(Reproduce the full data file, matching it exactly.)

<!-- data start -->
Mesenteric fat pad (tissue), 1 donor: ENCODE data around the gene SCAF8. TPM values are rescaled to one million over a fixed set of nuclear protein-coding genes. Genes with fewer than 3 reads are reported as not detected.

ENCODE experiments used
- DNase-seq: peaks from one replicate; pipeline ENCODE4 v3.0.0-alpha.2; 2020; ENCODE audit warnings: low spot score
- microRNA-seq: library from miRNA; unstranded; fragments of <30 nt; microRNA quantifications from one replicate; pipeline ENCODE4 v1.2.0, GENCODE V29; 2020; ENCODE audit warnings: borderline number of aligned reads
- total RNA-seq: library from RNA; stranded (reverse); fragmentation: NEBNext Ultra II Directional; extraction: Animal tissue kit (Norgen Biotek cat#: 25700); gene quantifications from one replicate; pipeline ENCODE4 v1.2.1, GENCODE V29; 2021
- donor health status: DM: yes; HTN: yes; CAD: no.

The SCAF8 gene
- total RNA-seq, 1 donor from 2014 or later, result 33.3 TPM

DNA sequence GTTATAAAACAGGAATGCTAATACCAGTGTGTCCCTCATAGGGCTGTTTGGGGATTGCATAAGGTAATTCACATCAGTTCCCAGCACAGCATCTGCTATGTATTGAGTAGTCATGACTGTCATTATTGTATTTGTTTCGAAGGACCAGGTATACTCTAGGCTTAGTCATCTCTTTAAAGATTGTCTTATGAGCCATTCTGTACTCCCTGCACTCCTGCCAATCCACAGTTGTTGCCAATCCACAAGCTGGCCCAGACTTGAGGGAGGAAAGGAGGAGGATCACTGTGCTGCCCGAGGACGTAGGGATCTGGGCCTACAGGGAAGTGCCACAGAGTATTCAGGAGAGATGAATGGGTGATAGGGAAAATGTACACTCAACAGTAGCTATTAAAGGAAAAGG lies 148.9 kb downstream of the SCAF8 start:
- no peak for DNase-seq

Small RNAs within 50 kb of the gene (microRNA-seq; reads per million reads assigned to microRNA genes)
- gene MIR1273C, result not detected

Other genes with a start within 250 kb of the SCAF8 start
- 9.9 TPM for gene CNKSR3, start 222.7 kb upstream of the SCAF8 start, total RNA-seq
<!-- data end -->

Mesenteric fat pad (tissue), 1 donor: ENCODE data around the gene SCAF8. TPM values are rescaled to one million over a fixed set of nuclear protein-coding genes. Genes with fewer than 3 reads are reported as not detected.

ENCODE experiments used
- DNase-seq: peaks from one replicate; pipeline ENCODE4 v3.0.0-alpha.2; 2020; ENCODE audit warnings: low spot score
- microRNA-seq: library from miRNA; unstranded; fragments of <30 nt; microRNA quantifications from one replicate; pipeline ENCODE4 v1.2.0, GENCODE V29; 2020; ENCODE audit warnings: borderline number of aligned reads
- total RNA-seq: library from RNA; stranded (reverse); fragmentation: NEBNext Ultra II Directional; extraction: Animal tissue kit (Norgen Biotek cat#: 25700); gene quantifications from one replicate; pipeline ENCODE4 v1.2.1, GENCODE V29; 2021
- donor health status: DM: yes; HTN: yes; CAD: no.

The SCAF8 gene
- total RNA-seq, 1 donor from 2014 or later, result 33.3 TPM

DNA sequence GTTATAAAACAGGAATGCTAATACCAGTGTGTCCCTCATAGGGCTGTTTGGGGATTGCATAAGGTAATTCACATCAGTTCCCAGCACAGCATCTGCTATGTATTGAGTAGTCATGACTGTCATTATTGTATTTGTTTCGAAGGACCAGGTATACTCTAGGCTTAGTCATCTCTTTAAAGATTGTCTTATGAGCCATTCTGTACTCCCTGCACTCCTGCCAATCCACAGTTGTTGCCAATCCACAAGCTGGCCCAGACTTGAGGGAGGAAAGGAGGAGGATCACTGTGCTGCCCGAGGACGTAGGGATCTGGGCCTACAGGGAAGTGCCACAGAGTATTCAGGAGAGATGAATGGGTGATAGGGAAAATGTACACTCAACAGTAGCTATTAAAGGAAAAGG lies 148.9 kb downstream of the SCAF8 start:
- no peak for DNase-seq

Small RNAs within 50 kb of the gene (microRNA-seq; reads per million reads assigned to microRNA genes)
- gene MIR1273C, result not detected

Other genes with a start within 250 kb of the SCAF8 start
- 9.9 TPM for gene CNKSR3, start 222.7 kb upstream of the SCAF8 start, total RNA-seq